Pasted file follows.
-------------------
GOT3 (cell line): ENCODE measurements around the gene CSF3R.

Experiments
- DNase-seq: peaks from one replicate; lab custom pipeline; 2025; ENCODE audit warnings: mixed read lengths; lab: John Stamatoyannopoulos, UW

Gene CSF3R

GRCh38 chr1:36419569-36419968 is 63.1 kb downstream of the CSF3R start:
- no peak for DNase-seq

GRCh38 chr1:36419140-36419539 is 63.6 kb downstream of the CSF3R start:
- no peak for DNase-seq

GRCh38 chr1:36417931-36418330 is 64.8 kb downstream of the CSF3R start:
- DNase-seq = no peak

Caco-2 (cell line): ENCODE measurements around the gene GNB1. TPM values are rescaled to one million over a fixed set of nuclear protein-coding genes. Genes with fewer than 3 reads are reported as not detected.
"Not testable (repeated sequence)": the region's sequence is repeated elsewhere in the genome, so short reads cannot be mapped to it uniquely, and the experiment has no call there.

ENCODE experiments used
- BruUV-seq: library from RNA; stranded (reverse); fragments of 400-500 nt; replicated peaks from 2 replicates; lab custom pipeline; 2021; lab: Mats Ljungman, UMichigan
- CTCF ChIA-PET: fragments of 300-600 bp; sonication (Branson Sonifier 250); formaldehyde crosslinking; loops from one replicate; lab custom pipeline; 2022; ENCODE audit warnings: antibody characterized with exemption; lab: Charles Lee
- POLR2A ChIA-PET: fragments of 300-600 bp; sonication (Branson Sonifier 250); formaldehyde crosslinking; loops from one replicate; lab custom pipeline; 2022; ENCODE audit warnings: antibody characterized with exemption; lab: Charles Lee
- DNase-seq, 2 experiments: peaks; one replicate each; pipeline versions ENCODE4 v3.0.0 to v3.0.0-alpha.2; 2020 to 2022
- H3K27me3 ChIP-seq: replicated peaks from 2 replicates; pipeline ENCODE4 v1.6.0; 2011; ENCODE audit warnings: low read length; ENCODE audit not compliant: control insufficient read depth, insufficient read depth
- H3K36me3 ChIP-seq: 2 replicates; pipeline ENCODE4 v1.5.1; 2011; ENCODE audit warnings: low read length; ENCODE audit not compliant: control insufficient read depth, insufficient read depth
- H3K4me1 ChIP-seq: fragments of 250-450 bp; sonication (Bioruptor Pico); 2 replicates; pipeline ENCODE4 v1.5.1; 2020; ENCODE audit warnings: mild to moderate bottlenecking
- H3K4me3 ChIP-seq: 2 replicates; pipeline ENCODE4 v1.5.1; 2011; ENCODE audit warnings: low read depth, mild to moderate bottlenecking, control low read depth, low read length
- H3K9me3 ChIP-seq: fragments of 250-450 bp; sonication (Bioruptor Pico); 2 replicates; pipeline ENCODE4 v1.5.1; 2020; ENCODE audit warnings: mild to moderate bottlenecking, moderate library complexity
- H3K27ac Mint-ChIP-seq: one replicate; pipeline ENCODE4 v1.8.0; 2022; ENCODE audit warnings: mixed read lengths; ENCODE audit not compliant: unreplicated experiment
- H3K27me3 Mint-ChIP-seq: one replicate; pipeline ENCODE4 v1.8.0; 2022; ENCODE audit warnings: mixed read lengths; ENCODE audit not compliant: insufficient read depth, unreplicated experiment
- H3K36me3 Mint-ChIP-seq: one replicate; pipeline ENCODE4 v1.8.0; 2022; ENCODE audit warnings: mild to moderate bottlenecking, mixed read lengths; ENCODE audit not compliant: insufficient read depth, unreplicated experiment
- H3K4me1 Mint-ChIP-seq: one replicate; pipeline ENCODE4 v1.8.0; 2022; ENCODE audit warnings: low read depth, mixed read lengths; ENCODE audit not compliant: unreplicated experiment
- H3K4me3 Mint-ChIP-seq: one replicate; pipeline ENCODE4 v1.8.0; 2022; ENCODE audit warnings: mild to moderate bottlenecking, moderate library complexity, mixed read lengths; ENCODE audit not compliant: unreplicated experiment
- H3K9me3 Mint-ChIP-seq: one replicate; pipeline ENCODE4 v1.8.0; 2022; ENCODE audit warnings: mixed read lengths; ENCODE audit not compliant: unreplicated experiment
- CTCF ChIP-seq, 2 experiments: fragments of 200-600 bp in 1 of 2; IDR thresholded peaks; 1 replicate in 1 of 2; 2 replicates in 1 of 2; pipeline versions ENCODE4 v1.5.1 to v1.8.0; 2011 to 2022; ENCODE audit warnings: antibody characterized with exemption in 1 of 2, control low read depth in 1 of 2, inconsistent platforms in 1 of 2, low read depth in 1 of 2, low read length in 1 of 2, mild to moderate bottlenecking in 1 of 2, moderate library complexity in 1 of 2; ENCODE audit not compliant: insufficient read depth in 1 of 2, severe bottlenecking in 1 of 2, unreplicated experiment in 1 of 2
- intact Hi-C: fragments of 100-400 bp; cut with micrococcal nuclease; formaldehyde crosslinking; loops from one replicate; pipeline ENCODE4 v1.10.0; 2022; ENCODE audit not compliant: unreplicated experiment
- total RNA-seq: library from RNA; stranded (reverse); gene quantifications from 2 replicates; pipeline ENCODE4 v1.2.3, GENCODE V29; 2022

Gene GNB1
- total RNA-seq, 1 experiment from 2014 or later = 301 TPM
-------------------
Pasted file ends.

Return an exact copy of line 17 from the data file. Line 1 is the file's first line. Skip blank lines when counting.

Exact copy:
- DNase-seq, 2 experiments: peaks; one replicate each; pipeline versions ENCODE4 v3.0.0 to v3.0.0-alpha.2; 2020 to 2022